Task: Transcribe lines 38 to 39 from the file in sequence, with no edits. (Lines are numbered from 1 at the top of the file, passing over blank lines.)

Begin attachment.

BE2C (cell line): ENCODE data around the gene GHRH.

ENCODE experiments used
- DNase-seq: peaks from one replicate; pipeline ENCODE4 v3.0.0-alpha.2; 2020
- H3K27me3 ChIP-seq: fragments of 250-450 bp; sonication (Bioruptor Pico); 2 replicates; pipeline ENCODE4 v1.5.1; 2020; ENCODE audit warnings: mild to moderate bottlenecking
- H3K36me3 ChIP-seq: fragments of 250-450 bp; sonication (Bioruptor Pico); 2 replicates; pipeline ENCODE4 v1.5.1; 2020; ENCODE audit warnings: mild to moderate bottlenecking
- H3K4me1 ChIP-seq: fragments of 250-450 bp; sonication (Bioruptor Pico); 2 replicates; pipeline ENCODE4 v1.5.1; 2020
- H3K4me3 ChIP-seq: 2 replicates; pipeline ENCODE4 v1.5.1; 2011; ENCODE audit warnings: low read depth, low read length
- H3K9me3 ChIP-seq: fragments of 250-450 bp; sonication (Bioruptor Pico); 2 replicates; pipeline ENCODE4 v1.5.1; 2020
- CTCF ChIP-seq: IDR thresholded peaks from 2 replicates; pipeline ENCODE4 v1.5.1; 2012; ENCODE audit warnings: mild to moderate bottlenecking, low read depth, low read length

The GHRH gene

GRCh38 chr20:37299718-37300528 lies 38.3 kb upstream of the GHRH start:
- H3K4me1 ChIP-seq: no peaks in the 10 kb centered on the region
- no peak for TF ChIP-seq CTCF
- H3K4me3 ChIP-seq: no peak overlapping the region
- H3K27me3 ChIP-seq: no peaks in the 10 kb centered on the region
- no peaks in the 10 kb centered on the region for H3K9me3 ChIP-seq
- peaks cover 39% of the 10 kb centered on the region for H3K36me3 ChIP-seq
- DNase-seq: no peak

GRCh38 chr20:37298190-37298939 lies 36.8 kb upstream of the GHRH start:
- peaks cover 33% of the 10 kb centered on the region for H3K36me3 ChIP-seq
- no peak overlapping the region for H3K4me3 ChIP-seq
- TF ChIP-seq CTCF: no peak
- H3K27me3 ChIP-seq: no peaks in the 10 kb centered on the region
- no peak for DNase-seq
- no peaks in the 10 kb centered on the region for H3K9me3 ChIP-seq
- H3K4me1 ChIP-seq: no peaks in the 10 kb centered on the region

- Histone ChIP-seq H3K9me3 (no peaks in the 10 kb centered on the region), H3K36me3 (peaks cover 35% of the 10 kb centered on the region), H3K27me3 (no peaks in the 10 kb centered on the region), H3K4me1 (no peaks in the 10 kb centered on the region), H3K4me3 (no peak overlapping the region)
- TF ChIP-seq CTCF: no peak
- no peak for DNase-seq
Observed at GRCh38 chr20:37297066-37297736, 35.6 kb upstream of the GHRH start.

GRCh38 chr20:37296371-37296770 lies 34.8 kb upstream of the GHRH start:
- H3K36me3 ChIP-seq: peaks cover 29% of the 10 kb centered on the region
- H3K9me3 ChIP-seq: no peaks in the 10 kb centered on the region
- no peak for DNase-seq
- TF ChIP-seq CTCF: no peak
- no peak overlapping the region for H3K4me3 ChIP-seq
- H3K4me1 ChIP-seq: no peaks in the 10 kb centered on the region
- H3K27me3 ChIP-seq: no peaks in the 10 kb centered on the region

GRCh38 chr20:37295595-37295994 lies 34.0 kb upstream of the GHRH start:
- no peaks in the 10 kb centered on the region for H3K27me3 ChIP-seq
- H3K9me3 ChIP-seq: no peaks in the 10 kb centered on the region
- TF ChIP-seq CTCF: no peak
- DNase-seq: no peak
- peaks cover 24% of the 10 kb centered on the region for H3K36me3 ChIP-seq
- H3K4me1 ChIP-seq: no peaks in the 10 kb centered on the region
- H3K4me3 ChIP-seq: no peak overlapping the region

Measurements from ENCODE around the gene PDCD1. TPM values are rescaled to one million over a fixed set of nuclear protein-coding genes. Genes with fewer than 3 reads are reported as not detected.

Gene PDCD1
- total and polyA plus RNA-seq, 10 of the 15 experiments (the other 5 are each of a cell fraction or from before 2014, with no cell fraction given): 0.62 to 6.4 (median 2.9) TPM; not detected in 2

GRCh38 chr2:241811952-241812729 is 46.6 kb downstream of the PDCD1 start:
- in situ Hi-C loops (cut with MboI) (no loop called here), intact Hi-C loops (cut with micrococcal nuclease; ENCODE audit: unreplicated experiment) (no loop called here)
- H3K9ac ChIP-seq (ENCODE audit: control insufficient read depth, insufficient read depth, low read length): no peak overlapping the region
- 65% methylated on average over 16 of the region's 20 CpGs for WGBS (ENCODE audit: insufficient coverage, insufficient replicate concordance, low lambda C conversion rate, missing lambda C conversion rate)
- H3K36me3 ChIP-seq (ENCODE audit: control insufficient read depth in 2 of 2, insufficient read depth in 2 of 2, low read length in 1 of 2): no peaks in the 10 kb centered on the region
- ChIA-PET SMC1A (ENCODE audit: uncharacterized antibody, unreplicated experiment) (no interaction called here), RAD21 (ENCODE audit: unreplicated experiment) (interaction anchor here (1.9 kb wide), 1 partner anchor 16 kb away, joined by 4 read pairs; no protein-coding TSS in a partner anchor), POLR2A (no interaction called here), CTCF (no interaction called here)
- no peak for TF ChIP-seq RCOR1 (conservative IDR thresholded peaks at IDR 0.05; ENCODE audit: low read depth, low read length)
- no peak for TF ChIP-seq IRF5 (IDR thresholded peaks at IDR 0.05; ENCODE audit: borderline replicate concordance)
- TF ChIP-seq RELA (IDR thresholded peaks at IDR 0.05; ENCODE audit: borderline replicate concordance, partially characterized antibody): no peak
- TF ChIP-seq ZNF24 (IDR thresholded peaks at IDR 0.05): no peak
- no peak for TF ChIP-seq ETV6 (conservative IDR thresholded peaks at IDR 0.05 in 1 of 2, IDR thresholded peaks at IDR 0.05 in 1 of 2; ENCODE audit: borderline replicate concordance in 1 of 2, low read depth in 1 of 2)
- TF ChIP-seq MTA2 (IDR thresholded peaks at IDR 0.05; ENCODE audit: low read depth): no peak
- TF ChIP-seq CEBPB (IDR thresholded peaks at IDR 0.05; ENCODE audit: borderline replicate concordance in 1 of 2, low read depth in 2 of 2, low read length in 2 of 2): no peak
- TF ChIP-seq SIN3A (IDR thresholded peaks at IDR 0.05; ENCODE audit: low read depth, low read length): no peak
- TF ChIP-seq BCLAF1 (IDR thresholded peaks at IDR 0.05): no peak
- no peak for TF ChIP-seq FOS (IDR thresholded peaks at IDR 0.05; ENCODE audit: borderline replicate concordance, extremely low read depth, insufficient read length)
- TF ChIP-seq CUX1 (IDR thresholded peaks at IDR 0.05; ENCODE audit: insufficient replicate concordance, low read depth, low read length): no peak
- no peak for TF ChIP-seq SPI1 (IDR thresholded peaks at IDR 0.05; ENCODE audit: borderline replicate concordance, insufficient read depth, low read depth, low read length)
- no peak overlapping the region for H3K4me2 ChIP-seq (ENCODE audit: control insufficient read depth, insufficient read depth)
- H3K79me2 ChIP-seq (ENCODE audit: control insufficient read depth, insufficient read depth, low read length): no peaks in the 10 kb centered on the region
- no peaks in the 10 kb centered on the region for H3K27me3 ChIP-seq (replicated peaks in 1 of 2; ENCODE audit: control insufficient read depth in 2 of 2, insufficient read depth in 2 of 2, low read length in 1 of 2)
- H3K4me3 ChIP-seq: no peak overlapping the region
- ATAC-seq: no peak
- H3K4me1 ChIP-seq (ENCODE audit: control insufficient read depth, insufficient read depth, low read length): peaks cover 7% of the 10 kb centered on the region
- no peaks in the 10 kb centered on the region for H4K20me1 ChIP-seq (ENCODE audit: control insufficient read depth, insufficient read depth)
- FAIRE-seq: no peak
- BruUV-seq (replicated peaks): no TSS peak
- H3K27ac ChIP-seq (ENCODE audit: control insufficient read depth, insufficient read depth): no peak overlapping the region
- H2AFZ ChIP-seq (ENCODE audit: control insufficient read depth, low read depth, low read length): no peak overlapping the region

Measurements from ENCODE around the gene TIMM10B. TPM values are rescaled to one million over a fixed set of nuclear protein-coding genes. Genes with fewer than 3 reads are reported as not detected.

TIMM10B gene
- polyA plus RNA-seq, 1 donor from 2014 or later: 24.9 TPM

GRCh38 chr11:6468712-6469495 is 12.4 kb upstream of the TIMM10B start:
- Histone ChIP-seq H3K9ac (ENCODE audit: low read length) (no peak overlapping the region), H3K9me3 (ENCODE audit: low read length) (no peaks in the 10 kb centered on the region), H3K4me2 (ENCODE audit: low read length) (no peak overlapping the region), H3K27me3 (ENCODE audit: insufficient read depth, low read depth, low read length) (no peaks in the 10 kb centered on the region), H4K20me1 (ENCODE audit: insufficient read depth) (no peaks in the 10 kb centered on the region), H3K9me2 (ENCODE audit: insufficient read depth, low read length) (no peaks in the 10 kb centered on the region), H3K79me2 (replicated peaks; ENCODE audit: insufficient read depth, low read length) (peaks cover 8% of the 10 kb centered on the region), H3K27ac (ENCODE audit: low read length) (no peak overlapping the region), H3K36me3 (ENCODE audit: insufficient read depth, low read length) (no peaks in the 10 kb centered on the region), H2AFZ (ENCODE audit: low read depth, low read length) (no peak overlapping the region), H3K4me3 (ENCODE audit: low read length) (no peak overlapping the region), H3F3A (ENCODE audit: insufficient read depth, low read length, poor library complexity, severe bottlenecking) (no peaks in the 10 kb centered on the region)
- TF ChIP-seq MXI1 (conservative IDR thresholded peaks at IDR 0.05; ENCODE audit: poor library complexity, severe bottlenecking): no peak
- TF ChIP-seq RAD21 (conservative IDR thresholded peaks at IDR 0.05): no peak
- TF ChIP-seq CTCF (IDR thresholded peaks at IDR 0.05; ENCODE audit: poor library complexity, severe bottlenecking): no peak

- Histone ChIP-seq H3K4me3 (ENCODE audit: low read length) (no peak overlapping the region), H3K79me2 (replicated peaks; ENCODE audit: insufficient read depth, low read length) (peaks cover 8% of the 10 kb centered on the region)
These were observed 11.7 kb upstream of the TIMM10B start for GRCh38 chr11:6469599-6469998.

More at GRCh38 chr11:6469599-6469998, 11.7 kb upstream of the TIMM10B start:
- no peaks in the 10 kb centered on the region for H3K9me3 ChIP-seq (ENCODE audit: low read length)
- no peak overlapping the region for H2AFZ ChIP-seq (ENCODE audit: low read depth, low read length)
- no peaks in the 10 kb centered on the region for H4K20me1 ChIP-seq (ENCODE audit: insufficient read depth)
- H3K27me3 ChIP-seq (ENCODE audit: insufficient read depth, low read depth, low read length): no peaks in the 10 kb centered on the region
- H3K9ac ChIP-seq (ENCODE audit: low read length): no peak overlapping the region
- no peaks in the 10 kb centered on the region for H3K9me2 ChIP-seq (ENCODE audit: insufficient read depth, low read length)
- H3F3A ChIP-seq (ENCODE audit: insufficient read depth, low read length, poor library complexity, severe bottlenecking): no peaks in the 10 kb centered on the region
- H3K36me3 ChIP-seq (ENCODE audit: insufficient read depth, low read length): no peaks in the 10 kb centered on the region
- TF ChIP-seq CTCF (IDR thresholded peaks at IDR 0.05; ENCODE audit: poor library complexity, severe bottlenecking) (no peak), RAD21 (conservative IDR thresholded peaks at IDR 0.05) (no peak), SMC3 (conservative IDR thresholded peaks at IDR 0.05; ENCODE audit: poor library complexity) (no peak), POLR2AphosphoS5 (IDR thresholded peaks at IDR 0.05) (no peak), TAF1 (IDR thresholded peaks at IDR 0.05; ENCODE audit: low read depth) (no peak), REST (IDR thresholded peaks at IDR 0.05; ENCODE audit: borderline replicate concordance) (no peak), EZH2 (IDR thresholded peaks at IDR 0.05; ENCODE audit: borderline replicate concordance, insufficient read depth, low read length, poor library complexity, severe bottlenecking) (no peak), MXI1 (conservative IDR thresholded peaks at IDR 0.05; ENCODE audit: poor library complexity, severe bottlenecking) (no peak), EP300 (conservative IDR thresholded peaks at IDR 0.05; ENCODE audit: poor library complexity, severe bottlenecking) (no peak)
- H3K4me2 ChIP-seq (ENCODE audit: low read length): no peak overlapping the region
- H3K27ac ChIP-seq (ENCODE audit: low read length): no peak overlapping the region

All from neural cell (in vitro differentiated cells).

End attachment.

- H3K27me3 ChIP-seq: no peaks in the 10 kb centered on the region

GRCh38 chr20:37295595-37295994 lies 34.0 kb upstream of the GHRH start: